The most recent software update for the T-Mobile Samsung Galaxy S II brings not just Android version 4.0.3 but the ability to use the NFC payment system ISIS. This software is being sent out as a manual update to all of you across the nation who want to get a collection of bug fixes and can be access with your Kies software on either a Windows machine or a Mac. This update brings software code T989UVLH1 and is an “optional update” – but you’re gonna want to get it, for sure.
This update brings bug fixes that T-Mobile does not list that we’re guessing all have to do with Android 4.0 Ice Cream Sandwich, an update that was pushed to the device earlier this year. Though an NFC/ISIS update is included in this software upgrade, there’s not yet a sign that the Project ISIS environment is in place. We may have to wait a bit longer to see this set of mobile payment abilities fully activated.
To update to the newest version of the software outlined here, you’ll need to make sure you’ve got Kies loaded on your computer first. You can download Kies from Samsung’s Kies site and make it work for your whole Samsung mobile collection of devices. After you’ve got Kies up and running, you’ll want to head to the T-Mobile site for the software update. Follow their instructions to the T and make it work!
Also have a peek at our tag for the Galaxy S II to see all the information you could possibly want on this lovely device. Hit up the T-Mobile USA tag as well to make sure you’re getting what you want out of your carrier, too!’
T-Mobile has released an update which includes the following set of “three exciting opportunities for NFC – beyond mobile payments” possible for devices in the future – not necessarily specifically for all T-Mobile NFC devices, but for the future of NFC devices, so to speak:
“Your wallet. With Isis, you won’t have to carry around a physical credit card, but there’s a lot more in your wallet that can possibly move onto your phone with the introduction and adoption of secure NFC services — things such as reward cards, membership cards and even your personal ID. It also can become a compelling way for merchants to share offers and discounts.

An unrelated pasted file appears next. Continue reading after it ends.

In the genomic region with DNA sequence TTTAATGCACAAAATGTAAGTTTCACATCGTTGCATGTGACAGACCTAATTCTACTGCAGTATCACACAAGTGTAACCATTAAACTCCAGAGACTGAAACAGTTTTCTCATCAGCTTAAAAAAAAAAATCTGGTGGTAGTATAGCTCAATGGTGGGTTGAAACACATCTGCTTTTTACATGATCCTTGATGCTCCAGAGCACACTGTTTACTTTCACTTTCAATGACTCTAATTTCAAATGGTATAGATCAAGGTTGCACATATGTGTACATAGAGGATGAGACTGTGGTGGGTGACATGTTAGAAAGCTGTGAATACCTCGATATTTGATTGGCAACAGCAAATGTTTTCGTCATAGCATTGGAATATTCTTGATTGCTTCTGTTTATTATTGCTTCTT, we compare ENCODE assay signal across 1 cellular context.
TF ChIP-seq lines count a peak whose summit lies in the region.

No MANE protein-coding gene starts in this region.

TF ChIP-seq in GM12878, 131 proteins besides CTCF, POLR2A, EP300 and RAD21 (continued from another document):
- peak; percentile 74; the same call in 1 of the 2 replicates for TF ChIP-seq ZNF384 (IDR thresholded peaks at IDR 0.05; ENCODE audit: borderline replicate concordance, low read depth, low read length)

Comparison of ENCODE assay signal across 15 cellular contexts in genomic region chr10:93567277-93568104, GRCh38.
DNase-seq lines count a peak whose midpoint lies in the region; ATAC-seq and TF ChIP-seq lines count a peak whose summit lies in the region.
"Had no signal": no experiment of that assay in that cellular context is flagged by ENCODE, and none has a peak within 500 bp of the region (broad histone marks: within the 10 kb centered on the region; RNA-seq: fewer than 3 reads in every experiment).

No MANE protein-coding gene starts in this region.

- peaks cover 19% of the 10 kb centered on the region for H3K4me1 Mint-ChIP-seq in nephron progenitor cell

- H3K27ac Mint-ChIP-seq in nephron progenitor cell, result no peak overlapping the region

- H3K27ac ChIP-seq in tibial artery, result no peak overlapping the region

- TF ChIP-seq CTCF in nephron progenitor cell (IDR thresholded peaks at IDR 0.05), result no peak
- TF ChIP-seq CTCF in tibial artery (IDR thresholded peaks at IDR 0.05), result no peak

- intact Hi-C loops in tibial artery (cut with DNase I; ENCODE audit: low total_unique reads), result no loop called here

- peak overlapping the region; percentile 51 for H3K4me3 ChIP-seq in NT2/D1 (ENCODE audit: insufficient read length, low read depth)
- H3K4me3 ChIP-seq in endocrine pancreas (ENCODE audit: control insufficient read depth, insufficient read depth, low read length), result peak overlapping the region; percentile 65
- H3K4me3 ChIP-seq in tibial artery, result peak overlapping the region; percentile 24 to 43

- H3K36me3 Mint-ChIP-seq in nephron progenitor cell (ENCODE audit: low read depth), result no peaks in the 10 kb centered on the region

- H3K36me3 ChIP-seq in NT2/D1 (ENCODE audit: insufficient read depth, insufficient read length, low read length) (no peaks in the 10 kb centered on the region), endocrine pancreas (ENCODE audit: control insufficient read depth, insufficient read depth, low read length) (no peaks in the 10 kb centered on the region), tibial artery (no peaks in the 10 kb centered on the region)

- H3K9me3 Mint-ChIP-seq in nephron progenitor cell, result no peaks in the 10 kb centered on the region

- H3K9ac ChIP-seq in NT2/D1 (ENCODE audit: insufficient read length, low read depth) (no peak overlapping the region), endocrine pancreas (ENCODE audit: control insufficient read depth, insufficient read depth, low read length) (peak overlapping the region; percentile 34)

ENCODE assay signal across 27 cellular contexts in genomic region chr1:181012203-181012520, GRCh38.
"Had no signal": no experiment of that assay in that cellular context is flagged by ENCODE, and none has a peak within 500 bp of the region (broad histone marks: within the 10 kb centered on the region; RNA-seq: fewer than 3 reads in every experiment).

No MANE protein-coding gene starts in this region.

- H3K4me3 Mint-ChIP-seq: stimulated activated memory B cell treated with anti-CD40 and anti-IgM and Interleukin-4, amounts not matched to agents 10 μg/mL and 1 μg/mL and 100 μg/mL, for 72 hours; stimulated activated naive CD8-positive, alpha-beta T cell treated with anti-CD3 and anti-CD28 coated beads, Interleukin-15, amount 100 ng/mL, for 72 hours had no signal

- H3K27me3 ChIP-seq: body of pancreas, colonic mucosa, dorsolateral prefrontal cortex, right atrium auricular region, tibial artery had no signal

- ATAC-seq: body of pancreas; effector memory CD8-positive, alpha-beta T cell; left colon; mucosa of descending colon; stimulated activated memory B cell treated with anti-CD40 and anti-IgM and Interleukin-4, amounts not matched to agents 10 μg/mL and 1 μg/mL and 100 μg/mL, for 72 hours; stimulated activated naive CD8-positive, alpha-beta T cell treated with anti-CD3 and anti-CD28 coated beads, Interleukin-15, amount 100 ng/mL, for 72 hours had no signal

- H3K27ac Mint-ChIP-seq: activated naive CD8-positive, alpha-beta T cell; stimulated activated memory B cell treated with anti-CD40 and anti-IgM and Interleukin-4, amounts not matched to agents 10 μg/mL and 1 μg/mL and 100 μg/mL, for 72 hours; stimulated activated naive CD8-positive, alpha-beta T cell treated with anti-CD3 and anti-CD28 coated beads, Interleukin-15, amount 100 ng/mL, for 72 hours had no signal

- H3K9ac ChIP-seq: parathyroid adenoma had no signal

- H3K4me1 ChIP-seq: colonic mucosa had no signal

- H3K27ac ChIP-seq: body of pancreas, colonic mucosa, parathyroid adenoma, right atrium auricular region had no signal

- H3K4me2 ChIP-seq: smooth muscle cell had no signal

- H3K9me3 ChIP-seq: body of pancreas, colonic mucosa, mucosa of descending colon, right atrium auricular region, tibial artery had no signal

Your key for access and content. With NFC, your phone has the potential to replace your keys and your tickets, and NFC tags can let you access and download rich content.
Your command center. NFC has the potential to automate common tasks and commands. For example, imagine getting into your car at the end of the day, and, with a simple tap, your phone knows to bring up a traffic map and send a quick text message to your family members letting them know you’re on your way.” – T-Mobile
This update also has T-Mobile noting that this situation “won’t happen overnight” but that secure NFC services will indeed be appearing on the carrier “quickly and efficiently”. T-Mobile also notes that they’ve got “special SIM cards” that will work together with NFC to allow wireless functionality with assured secure storage of customers’ personal information – and they’ve got a trusted service manager platform in place for secure information for NFC solutions providers.
This update also notes that T-Mobile’s full collection of NFC-toting smart devices is as follows, with more on the way: Samsung Galaxy S II, Samsung Galaxy S III, HTC Amaze 4G and Blackberry Bold 9900.